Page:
Let them know you listen to their decisions and represent their directions to applicants over the counter. So they need to give you directions that you can use in a consistent way.

    When they make a good decision, note that decision when you make a report on a similar application. If they want to make a different decision the next time, ask them which direction they would want you to give to applicants over the counter - the original or the new direction.

    If they want to do something illegal, tell them they should continue the item and you will bring back an ordinance amendment so they can approve the project legally.

    Listen to the Board and keep reinforcing their good decisions.

    If they want to make a bad decision after you have made sure your reports and input is consistent with law and policy, that's their job. Don't hold a grudge or fight a rear guard action. (But always be ready to jump in with a right answer if they find they don't like their bad decision at some time in the future.)

    Be exceedingly kind, even if others are unkind.

  14. #14

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    In general, I think a wise employer creates transitions where the old and new staff overlap for a few days. It is true that the files should be useful to anyone, but what you really need to talk about is political history and nuances that aren't in the files. I had a two week overlap here and that was great. The former planner (who retired rather than leaving for elsewhere) is on retainer to complete a couple of projects he started, so the transition continues, and that is helpful. I personally don't think the one-year prohibition on working for the "other side" is long enough, but for someone to continue projects for the local government poses no conflict with me or with the code.

    A staff planner should never serve on an appointed board, but it isn't illegal in a few states.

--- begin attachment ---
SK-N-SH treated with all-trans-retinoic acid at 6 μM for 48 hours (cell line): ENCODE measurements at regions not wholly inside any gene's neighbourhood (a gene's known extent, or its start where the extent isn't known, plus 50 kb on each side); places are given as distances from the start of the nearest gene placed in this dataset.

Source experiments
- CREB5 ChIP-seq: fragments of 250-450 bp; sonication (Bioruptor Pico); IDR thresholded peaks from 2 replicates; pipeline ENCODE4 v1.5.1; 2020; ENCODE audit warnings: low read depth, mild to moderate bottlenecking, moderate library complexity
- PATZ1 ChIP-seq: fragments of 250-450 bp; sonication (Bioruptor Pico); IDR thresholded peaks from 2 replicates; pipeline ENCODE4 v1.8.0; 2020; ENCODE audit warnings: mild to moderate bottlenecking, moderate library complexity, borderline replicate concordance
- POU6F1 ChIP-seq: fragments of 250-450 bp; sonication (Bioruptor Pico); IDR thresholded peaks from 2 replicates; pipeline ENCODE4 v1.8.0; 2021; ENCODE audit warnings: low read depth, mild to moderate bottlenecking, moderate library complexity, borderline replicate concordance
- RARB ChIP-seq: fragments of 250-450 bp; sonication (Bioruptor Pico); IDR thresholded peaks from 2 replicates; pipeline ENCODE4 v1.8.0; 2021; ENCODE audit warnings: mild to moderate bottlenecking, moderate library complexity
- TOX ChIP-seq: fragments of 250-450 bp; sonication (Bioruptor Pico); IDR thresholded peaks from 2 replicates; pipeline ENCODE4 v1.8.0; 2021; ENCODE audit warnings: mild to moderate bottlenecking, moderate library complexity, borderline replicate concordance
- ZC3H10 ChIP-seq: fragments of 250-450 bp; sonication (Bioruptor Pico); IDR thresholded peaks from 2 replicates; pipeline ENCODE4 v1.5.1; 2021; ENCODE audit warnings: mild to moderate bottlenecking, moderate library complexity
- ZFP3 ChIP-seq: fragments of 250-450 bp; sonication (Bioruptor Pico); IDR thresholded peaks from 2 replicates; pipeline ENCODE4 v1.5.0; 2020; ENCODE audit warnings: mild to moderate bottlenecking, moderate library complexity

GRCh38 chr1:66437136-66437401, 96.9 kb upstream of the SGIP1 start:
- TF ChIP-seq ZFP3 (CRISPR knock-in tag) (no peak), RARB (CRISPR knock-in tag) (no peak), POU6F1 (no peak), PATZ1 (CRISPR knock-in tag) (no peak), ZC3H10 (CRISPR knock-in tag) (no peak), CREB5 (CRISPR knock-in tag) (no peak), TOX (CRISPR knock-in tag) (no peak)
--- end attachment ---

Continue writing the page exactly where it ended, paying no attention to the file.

As for the sabotage: I agree with Wulf9 that kindness is a virtue, but kindness stems from compassion and as the Buddha noted, compassion is a two-edged sword. If kindness is one edge, confrontation when necessary is the other. We can't be compassionate towards others if we don't confront them when that is in everyone's interest. After all,the only other truly basic virtue is honesty. We have to do it with courtesy, with the facts in hand, and with positive energy, but sometimes we have to do it. If you can document sabotage, I say you pick your time and make it public.

  15. #15
    Cyburbian michaelskis's avatar
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    I have been in your situation before. My first planning job, I was one of three planners. The “acting” senior planner was a good man, but he was fed a lot of bad ideas about planning by the former senior planner, who right after retirement, became the chair of the planning commission, and still shows up to the office, and thinks that he is the senior planner still. He does not get paid by the city, but he is the first to tell us that we are doing something wrong, (such as using computers or GIS for anything), or thinking about adaptive reuse, mixed use in the CPD, or many other programs.

    In your case where he is hired by the city, I would be a little stressed. In my case I was able to tell him what I thought of him, then moved.
    "A long habit of not thinking a thing wrong, gives it a superficial appearance of being right, and raises at first a formidable outcry in defense of custom. Time makes more converts than reason." - Thomas Paine Common Sense.

  16. #16
    Cyburbian Man With a Plan's avatar
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    Old Planners Never Leave - They Just Fade Away

  17. #17